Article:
Beyond Economics: Global Systems Accounting
Reflections from a systems science perspective
Arthur Lyon Dahl
The stimulating presentations from our IEF 25th Annual Conference and other events I followed at COP26 have triggered some reflections on the root causes of disintegration in our world and some of the challenges of the urgent transition facing us. There is probably nothing unique in these ideas, but I have not had a chance to explore all the relevant literature, so take this only as a starting point for further discussion.
Since indicators are important in telling us where we are and suggesting where we want to go, I started by abstracting some basic accounting principles and relevant indicators. Capital is a measure of the standing stock of a resource, that can either be static, like a mineral in the ground or a gold bar, or dynamic like a forest or investment in a factory, able to maintain itself, grow and provide beneficial services. Interest is extracting wealth from capital, either diminishing static capital (unsustainable) or harvesting part of the increase in wealth (sustainable). Debt is when we borrow capital with a promise to reimburse it at some future time, generally with interest. The assumption is that the direct investment of the capital, or some other source of income, will allow reimbursement. We usually think of all this in terms of financial wealth, but capital and its services or benefits can be of many kinds, contributing to the functioning and wellbeing of the biosphere and human society. Considering wealth or benefit only in narrow financial terms is a materialistic approach and the cause of many of our problems.
The fundamental fault in the present financial system is that it favours profit or interest in monetary units (dollars, etc.) over all other benefits. The stock market links capital value to return on investment as dividends or interest, regardless of the purpose of the company. Profit is the basic role of the banking system and corporations, and is seen as an end in itself. Money is borrowed through loans with interest determined by risk, and invested in what are expected to be productive activities generating further wealth. There is no inherent link to any other measures of wellbeing or of services provided. With risks increasing and interest rates down, central banks have pumped great quantities of money into the system to prevent its collapse, inflating government debt while the stock market hits record highs. Since wealth generates wealth in this system, the rich get ever richer and nothing filters down to the middle classes, not to mention the poor. A giant debt bubble has built up between government debt, corporate debt and consumer debt, with no imaginable possibility of reimbursement, only postponement of a reckoning to some indefinite future as debts are rolled over with further borrowing.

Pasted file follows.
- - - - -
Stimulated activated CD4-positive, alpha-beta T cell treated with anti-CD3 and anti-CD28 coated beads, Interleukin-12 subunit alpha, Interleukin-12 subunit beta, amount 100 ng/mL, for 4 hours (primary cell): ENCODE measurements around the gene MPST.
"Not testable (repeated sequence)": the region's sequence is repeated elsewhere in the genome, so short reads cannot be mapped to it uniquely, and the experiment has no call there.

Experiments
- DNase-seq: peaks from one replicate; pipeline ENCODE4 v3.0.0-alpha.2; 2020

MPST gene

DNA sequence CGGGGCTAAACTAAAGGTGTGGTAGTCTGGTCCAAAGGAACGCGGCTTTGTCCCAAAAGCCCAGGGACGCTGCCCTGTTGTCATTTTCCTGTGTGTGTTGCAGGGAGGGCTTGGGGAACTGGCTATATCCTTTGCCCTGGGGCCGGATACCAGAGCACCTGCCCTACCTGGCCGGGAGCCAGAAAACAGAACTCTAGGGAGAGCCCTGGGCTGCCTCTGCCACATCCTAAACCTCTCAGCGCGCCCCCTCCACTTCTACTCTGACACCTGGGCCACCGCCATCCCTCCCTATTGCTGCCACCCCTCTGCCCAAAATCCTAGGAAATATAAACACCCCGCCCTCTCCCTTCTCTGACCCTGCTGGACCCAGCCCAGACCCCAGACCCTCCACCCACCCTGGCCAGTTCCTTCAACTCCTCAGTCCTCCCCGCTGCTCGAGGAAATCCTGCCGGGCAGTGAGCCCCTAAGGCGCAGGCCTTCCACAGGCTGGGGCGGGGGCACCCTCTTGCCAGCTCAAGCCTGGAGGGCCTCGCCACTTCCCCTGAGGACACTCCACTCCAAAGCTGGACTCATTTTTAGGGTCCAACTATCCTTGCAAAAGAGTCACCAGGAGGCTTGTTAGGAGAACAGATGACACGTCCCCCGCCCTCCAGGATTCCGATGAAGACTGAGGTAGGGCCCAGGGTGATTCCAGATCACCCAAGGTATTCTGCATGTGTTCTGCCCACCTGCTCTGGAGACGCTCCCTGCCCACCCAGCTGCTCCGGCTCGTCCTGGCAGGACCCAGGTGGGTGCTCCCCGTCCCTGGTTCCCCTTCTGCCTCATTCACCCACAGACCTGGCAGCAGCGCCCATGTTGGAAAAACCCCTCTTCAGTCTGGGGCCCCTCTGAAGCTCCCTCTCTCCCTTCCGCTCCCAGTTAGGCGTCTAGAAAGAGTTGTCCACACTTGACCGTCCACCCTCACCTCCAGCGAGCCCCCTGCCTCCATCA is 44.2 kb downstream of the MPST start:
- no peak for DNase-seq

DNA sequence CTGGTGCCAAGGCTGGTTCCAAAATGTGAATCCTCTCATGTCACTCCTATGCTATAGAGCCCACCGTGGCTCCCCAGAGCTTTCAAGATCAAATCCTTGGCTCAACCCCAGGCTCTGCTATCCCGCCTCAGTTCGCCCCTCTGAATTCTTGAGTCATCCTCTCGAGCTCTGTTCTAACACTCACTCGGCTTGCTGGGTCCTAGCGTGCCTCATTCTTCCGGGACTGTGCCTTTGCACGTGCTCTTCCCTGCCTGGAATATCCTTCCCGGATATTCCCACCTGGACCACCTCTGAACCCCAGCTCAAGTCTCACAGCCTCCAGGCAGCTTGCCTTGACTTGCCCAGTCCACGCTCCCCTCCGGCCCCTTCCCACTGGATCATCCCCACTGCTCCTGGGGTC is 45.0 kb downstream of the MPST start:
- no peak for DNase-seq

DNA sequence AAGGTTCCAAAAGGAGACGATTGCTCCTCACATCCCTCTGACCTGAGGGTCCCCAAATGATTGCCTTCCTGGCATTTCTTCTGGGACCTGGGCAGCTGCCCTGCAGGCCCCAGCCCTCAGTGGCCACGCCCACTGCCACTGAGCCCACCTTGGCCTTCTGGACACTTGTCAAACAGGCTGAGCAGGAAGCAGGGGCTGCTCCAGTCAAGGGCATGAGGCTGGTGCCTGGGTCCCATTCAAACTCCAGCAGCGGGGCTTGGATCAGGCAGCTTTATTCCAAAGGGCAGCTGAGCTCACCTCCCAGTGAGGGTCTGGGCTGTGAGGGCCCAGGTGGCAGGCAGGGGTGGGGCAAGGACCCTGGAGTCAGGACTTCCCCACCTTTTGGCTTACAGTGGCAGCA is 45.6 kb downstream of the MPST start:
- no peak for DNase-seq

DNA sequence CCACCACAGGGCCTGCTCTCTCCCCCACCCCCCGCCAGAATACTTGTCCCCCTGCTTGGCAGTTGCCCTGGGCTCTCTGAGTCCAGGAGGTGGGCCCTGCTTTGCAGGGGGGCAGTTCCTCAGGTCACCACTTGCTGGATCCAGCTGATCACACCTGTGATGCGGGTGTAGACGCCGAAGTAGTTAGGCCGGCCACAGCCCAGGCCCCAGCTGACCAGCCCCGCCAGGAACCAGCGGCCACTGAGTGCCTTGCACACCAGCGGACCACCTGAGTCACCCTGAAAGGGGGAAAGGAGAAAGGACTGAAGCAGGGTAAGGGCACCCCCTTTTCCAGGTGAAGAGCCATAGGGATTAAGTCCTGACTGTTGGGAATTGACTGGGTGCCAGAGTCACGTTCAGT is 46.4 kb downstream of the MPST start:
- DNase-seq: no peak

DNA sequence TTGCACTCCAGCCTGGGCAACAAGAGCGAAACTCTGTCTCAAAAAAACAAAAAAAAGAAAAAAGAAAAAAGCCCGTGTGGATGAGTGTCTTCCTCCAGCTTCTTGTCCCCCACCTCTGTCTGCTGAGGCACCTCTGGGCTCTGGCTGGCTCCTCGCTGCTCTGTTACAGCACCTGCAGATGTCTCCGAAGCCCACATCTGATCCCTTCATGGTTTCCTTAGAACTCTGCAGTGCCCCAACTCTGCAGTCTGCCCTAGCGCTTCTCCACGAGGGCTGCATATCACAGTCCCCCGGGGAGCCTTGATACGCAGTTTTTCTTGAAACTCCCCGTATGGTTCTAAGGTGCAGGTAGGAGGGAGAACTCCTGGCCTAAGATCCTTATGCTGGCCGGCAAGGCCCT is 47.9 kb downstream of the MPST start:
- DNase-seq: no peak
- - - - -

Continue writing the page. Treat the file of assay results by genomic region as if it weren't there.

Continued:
Development aid, in terms of capital transfer to poor countries, is largely as loans, but this seldom goes into activities generating adequate financial returns in weak and perhaps corrupt economies, and increased risk means higher interest, which accumulates in a vicious circle of debt. Apart from the exploitation of a neocolonial economic system that removes more wealth than it creates, developing country governments must spend much of their available income on debt servicing, and are unable to invest in infrastructure or to meet basic human needs like health care and education. This even impacts development at the local level. One COP26 event I watched on small island developing states said that money was available but projects aiming for a measurable economic return were lacking. Moreover, donor criteria requiring financial return on investment or reimbursement of loans for projects will also extract wealth from the local economy and ignore all the other non-cash benefits that may be more important to a local community.
Looking at the climate change crisis, the main proposal is to put a price on carbon to create a motivation to economise on its release. This is subject to the same flaw as the financial system, thinking in terms of money. What is needed is a whole accounting system with carbon as the currency. The planet became suitable for animal life when plants removed enough carbon from the atmosphere and stored it in the ground to bring down the planetary temperature to be suitable for life. The global carbon budget has since been in balance until recently, with animals releasing CO2 and plants absorbing it. Extraction of fossil fuels has upset this balance, raising the carbon concentration in the atmosphere to dangerous levels. A proper carbon accounting system would consider the biomass of the planet and stored organic carbon as the carbon capital stock. Plant-dominated ecosystems maintain that capital and provide ecosystem services as well. Excess carbon in the atmosphere is carbon debt, and all releases of carbon dioxide and methane increase that carbon debt. We are living beyond our means in terms of carbon accounting. In this framework, countries with biological resources have the most capital and should be valued accordingly, with incentives for environmental regeneration to increase stored carbon stock. All activities that destroy biological resources or release fossil carbon are increasing carbon debt and should be penalized accordingly. The carbon accounts can be linked to the financial system, since the sale of fossil energy generates monetary wealth that can be taxed, and those taxes used to reward carbon removal. Since excess carbon in the atmosphere continues to cause harm, there should be a carbon tax not only on new releases of fossil carbon, but also an annual tax on historic emissions until they are removed. Conversely there should be corresponding payments for carbon capture and sequestration, whether by natural systems, environmental regeneration or technology. Note how differently this would rate industrialized and developing countries, with corresponding incentives. Science should be able to estimate the amount of carbon in the atmosphere and the flows corresponding to inputs and withdrawals. It would not be necessary to measure the total geological carbon stock. The total carbon accounting system would provide the basis for quantifying national responsibilities and the corresponding payments by or to those directly responsible, especially in the private sector and civil society, generating positive and negative incentives to achieve a stable carbon market.
Similarly, one could imagine a biodiversity budget and accounting system, with natural ecosystems the capital, and every reduction in biodiversity increasing debt. Species extinctions would be bankruptcies and should be penalized accordingly.